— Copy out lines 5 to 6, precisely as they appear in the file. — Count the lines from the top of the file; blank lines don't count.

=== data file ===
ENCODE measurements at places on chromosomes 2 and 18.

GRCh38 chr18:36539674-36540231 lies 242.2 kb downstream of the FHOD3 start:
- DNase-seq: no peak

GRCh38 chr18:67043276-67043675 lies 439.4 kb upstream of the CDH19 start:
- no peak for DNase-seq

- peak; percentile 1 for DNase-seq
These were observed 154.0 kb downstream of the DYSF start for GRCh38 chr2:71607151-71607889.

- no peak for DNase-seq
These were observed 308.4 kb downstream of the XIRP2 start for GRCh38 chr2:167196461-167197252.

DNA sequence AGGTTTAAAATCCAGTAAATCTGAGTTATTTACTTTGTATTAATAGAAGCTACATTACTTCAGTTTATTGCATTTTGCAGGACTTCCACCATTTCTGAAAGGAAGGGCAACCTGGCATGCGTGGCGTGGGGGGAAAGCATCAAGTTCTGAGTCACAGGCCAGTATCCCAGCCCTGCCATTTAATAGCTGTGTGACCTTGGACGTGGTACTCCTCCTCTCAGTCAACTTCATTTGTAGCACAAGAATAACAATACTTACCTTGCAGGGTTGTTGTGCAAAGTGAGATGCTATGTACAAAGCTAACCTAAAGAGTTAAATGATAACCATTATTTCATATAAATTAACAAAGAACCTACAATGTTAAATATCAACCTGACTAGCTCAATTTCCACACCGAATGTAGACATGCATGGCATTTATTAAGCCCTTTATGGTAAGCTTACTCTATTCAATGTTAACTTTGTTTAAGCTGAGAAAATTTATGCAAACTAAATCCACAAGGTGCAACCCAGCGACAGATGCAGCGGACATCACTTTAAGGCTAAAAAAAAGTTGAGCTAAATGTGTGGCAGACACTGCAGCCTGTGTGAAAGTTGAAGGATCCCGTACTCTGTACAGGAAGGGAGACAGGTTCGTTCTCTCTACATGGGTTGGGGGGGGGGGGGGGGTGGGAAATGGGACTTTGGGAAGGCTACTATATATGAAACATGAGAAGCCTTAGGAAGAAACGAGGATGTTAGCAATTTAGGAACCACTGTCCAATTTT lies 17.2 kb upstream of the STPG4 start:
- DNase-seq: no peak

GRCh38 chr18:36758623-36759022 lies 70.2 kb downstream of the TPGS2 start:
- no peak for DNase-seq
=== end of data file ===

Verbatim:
- no peak for DNase-seq

- peak; percentile 1 for DNase-seq